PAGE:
Wayne Kovak uses random facts like a fencer uses his rapier. He whips them out in an instant whenever the situation gets too worrisome. Then several things happen in fairly rapid succession that changes Wayne's life. His uncle dies in Afghanistan, Wayne and his mother are in an airplane crash, Wayne is injured so he temporarily loses his voice, and Wayne's ex-drill Sargent grandfather comes to live with him and his mom to help her while she recovers. At first Wayne can't stand his grandfather, but as time goes on he begins to admire him and see the small ways he shows his love and support for his grandson.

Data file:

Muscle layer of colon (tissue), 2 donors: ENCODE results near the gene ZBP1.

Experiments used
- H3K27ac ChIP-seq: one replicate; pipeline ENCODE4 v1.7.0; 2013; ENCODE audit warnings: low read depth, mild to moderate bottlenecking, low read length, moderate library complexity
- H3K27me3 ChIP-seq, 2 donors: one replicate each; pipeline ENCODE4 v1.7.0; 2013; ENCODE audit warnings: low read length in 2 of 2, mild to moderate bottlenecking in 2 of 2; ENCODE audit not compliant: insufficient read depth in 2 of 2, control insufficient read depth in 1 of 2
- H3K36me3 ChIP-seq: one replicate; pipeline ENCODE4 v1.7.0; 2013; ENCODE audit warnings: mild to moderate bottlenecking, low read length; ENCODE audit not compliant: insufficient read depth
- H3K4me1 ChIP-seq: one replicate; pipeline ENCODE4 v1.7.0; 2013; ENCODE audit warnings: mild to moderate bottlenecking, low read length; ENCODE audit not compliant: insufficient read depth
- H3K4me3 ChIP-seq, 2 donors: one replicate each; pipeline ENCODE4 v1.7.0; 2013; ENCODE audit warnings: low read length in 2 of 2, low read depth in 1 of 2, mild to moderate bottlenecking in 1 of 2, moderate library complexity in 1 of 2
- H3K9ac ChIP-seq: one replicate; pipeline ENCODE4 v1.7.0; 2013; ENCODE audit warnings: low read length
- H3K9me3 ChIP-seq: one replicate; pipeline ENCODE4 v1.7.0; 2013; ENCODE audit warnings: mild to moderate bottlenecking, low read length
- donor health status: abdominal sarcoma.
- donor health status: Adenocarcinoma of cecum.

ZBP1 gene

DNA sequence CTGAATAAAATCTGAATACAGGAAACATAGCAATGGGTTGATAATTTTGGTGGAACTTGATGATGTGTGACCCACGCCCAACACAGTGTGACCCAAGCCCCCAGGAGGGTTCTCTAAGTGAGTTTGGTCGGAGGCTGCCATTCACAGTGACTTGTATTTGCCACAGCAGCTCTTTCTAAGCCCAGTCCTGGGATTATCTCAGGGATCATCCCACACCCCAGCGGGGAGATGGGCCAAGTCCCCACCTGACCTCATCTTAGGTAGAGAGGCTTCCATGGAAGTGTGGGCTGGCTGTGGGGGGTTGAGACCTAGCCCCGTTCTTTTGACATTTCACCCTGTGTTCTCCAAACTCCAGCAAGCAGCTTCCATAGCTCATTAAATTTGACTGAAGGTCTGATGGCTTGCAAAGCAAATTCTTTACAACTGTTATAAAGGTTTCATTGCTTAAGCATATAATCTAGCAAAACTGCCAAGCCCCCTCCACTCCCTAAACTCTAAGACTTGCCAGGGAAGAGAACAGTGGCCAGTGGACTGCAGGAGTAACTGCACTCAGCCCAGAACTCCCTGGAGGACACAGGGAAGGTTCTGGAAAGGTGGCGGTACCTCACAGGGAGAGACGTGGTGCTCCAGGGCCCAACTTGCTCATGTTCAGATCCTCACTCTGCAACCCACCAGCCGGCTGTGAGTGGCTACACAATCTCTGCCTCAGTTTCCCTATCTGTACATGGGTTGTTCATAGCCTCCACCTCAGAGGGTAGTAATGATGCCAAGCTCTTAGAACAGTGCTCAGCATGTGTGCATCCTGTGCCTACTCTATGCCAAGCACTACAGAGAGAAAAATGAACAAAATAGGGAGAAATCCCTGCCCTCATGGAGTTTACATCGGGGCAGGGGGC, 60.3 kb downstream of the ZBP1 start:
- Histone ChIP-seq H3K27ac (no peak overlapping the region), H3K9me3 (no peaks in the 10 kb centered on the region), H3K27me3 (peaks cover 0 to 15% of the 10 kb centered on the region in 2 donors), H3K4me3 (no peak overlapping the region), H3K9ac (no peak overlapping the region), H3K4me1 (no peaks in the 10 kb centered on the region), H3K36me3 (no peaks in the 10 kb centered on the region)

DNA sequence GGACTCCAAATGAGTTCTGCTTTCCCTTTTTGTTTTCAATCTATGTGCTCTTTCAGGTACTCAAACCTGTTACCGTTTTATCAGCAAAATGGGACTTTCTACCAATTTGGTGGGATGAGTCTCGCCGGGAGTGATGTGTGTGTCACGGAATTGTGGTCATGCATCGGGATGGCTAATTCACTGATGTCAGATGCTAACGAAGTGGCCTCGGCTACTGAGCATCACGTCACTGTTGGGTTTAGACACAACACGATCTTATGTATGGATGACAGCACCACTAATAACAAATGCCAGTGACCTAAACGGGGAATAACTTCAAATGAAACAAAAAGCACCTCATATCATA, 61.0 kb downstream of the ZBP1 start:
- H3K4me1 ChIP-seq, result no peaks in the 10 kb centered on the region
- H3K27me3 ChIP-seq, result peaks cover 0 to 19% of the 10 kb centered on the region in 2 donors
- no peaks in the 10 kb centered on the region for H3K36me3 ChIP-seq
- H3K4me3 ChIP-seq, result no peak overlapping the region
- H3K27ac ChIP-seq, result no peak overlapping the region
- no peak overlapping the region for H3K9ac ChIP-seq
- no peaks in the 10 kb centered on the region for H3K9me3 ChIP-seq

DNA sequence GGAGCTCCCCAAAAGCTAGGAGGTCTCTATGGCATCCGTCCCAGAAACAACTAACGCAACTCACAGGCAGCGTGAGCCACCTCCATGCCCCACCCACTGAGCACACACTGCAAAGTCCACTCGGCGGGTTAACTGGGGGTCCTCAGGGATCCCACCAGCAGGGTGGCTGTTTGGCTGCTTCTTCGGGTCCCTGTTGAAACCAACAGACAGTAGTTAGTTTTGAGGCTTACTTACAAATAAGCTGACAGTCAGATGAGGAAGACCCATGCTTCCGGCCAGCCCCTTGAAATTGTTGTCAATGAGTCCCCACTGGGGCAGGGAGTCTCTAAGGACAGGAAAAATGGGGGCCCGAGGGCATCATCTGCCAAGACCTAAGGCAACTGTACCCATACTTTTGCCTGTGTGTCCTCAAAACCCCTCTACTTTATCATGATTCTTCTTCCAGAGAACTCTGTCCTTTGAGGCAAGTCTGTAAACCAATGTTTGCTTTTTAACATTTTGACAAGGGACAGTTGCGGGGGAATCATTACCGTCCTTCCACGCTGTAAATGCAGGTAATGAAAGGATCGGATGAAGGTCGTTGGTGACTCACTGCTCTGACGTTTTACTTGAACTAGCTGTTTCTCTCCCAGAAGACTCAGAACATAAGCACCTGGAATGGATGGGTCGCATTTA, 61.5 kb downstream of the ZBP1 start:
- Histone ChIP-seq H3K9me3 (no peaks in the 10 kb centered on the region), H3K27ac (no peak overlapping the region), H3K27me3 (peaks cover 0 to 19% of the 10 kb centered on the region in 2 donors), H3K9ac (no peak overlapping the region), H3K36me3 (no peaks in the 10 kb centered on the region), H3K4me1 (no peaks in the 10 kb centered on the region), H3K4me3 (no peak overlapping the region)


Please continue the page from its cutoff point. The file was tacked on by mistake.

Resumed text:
This was one that was on our Newbery list, but it took me a while to get to it because it is not available as a recorded book. I persisted because it was a favorite last year for both Joella and Carla, women whose opinions I trust. I am glad I read it, and like the mentioned ladies, sad it didn't get some kind of award. Wayne is charmingly quirky and his grandfather is endearingly grumpy. The relationships between Wayne, his father, his mother, his uncle and his friends, old and new, are all drawn with a subtle and sensitive hand. The tone of the book is more hopeful than some others, especially Wolf Hollow (though that is not a hard distinction to win). I think that maybe a reason why it didn't win is because the premise is kind of out there. How many plane crashes are there and how many 11 year old plain crash survivors who lose their voice? I wonder if the story would have felt more normal if he had just been in a car crash rather than a plane crash? 344 p.